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It's easy to write hygienic macros in Scala by using reify and eval. But it's not always possible to use reify and eval.

So, if one can't use them, what are the rules that will ensure that a macro is hygienic? And is there any way to test a macro to ensure that no bad hygiene has slipped through the cracks?

upd. In later milestones of 2.10.0, Expr.eval got renamed to Expr.splice.

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Reading over Wikipedia > Hygienic macro might help. I don't have much experience with macros so the best I could do is rehash Wikipedia info. – Dan Burton Apr 23 '12 at 16:11
    
Yeah - I'm familiar with Lisp and C++ macros from previous lives. But what works in one language doesn't necessarily port directly to another :-) – Paul Butcher Apr 23 '12 at 21:17
up vote 10 down vote accepted

Reify is hygienic, because it saves symbols along with Ident and This trees.

If your macro expansion result doesn't have symbols attached to idents (e.g. you have just Ident("x") to specify a reference to something named x), then subsequent typechecking of the macro expansion will bind x to whatever is in scope of the call site (or if that scope does not have an x, you will get a compilation error).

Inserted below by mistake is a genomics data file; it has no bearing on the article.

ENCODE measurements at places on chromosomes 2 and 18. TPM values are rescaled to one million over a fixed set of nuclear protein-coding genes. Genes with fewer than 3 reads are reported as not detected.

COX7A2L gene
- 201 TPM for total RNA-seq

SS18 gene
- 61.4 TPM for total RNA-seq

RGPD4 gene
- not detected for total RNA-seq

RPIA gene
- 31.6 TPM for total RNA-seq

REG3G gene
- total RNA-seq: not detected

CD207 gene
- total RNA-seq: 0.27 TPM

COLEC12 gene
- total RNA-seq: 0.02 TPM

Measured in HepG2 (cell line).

To the contrast, when your macro expansion has symbols for its idents, typechecker doesnt attempt to re-resolve them, and simply uses what it has. This means that when you reify an expression and use the result in a macro expansion, then it will carry its symbols into the call site. Well, not all symbols, e.g. it is impossible to refer to local variables or to private/protected things, but references to globally accessible declarations are persisted.

Bottom line is that to check whether your macro is hygienic, check whether your idents and thises have symbols attached to them. You can achieve this by reifying or by manually assigning symbols to your hand-crafted trees.

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Since reify is a macro, I'd just look at its implementation to figure out what it does.

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Sure - that was going to be my next move :-) I'm not sure that I'll "just" look at it though - the implementation is pretty involved and will take some picking apart. Seeing as nobody seems to have the rules to hand, I guess I'll see if I can capture them and post them here when I've done so. – Paul Butcher Apr 23 '12 at 21:21

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